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Mozy Unveils Enterprise Edition, Strengthens Channel Program

Mozy Enterprise is a new version of Mozy's cloud storage technology targeting large business customers with new management and reporting features and integration with Microsoft Windows Active Directory.

Cloud storage service provider Mozy on Tuesday signaled a significant push towards the business side of the market with the unveiling of an enterprise-focused version of its service and a new channel program.

The new channel program includes Mozy's first deal registration and lead generation offerings, said Darrell Gamble, director of channel sales for the Seattle-based company.

While Mozy has had a channel portal since 2006, it was not really useful for solution providers, making it important to shift towards a more partner-oriented stance, Gamble admitted.

[Related: Cloud Storage For All: How To Build Your Own Practice ]

"I'm really excited about the shift," he said. "This lets us scale our business. After July of 2011, we saw the hockey stick rise in our channel sales. It shows that our investment in the channel is the right one."

Mozy is for the first time segmenting its solution providers into three levels. These include the silver level for partners who sell a minimum of $100 of Mozy services per month, the gold level for those who sell $500 per month, and the platinum level for those who sell $1,000 per month, Gamble said.

Those at the platinum level are eligible for bonus margins for registering potential deals as a way to offset the cost of developing customer interest in its offering, Gamble said.

Mozy is also asking potential customers who contact the company directly if they would want to work with a platinum level partner, he said.

"Our job on the phone is to sell the value of working with the partner," he said. "We don't sell backup. We sell restore. We tell potential customers that if they work with a local partner, they will get installation and configuration help, assurance that backup sets are correctly set up, monitoring of backups to ensure they are successful, and partner help with setting rights and privileges."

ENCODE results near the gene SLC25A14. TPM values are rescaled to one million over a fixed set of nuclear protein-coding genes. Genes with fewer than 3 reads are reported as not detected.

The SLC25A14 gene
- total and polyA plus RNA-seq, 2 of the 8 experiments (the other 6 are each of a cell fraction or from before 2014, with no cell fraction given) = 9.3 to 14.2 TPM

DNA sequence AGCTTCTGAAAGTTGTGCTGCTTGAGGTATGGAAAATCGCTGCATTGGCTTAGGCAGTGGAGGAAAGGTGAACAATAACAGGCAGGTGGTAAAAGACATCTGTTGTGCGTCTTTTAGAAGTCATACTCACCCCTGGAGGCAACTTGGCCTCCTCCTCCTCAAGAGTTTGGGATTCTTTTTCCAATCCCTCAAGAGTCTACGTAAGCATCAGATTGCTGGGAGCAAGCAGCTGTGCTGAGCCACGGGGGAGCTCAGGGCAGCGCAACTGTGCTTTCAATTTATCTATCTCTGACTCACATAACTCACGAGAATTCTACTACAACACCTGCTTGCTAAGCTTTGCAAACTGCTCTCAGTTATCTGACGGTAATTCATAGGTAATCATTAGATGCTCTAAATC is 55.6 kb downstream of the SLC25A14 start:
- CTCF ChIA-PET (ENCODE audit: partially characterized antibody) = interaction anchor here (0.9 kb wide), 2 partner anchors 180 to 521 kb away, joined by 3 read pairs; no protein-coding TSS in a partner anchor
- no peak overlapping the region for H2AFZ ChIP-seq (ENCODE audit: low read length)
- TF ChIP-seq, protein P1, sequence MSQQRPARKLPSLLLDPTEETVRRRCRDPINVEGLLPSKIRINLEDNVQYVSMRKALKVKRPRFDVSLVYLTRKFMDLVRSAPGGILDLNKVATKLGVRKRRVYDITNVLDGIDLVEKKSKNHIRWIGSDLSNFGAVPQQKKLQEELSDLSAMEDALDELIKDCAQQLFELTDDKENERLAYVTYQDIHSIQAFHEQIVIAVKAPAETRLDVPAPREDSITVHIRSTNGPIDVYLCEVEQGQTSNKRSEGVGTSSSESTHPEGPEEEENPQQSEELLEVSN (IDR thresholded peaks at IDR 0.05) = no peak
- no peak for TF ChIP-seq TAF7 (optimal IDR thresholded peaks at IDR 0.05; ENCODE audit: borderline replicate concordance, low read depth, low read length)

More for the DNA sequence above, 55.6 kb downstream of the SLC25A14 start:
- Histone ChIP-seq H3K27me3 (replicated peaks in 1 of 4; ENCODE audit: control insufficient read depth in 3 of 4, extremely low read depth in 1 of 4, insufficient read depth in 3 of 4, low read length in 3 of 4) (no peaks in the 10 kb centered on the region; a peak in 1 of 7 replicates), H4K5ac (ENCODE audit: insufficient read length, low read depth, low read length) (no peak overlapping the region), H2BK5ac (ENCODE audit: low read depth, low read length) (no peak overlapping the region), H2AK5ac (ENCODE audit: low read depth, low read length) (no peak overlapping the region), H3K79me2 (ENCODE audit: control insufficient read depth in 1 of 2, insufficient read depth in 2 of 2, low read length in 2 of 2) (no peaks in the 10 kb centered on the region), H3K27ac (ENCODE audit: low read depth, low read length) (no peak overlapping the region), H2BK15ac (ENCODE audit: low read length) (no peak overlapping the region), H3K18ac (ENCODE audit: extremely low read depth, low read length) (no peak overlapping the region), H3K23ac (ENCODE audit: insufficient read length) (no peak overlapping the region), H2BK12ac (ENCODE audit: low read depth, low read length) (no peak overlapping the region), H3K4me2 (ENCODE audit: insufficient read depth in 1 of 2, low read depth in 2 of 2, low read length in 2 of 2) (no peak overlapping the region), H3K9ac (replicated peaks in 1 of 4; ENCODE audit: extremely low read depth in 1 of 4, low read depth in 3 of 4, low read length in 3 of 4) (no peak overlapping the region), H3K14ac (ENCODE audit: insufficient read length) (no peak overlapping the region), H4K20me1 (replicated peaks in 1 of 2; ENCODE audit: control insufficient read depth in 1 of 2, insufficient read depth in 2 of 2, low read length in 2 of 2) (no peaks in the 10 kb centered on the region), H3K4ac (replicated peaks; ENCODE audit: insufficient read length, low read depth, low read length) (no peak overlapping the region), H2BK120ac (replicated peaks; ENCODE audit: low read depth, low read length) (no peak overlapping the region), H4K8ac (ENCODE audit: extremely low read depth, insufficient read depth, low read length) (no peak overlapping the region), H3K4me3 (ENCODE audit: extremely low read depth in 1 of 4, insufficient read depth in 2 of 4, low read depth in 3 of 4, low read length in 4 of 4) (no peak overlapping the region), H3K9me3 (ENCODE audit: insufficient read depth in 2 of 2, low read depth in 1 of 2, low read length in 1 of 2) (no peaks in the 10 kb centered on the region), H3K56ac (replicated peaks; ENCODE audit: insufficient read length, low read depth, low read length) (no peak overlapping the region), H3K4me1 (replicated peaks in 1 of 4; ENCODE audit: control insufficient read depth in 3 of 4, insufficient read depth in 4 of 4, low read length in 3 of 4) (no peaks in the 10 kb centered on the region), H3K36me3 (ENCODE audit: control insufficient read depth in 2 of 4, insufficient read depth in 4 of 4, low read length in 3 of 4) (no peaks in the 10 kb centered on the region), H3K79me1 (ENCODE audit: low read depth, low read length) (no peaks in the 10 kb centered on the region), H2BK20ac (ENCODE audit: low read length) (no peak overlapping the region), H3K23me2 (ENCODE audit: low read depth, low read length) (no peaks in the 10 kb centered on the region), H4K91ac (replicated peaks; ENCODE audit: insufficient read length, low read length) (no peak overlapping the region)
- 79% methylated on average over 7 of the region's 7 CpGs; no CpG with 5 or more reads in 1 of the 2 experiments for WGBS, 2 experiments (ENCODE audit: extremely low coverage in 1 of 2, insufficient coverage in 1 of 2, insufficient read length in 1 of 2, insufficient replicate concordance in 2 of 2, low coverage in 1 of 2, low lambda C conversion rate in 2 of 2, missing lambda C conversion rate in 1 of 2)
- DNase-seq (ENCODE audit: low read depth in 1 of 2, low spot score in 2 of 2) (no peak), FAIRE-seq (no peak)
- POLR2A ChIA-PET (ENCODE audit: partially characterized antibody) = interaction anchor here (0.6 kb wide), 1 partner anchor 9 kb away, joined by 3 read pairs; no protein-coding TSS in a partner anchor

Mozy is also offering partners co-branded marketing collateral to help them sell the service, as well as new technical and sales opportunities, Gamble said.

The new channel program comes just a couple months after Mozy refocused its sales from direct-to-consumer to the channel, Gamble said.

"As of last July, our reps dealt with both direct customers and resellers," he said. "But we realized this was not providing the proper focus. So we split the teams. Before January 1 of 2012, our direct sales team was the bigger of the two. But after January 1, 75 percent of our sales reps became channel sales reps."

Next: Mozy Enterprise Integrates Microsoft Windows Active Directory


Mozy on Tuesday also unveiled Mozy Enterprise, a new more advanced version of its Mozy cloud storage service targeting larger businesses for the first time, Gamble said.

Mozy Enterprise, about 99 percent of which will be sold through channel partners, is targeting a subset of users who have their own IT staff and who want to do more management of their cloud storage on their own, he said.

Mozy Enterprise is targeting companies looking at how to ensure corporate data on users' mobile devices is properly protected. It includes integration with Microsoft's Active Directory technology to ensure that multiple types of devices operate correctly in the business environment, Gamble said.

Mozy Enterprise also includes enhanced reporting tools and the ability to set up sub-administrators for user groups, as well as tools for helping companies set up corporate governance and control, he said.

A later version of Mozy Enterprise is slated to also include Mozy Stash, a technology for storing and accessing files on-line without going through the backup and restore process.

Larry Velez, CTO and founder of Sinu, a New York-based MSP that sells the Mozy service as part of its overall services portfolio, said Mozy's deal registration offering is important for his company's push to develop new business.

"We invest a lot as a partner in introducing our solution," Velez said. "We hate it when someone comes in to a customer and sells Mozy as a stand-alone feature while comparing it to our full service offering. It's comparing apples to oranges. That waste everybody's time. Deal registration makes everything easier for everyone."

Velez said Mozy Enterprise, which his company beta tested, has features that will help work with larger customers.

"I liked the ability to control how settings are managed," he said. "We have a lot of Mozy agents installed. It's good to manage them as groups."

Integration with Windows Active Directory is also important when dealing with larger clients, Velez said.

"Active Directory is really a measuring stick as to when something is enterprise-ready," he said. "We have clients who refuse to use any application that is not integrated into Active Directory. We need the ability to manage hundreds of Active Directories with tens of thousands of seats. About 20 percent of our time is spent managing credentials."

EMC, which acquired Mozy in 2007, last year transferred Mozy to VMware, also owned by EMC, as a way to take advantage of both companies' virtualization and cloud technologies.


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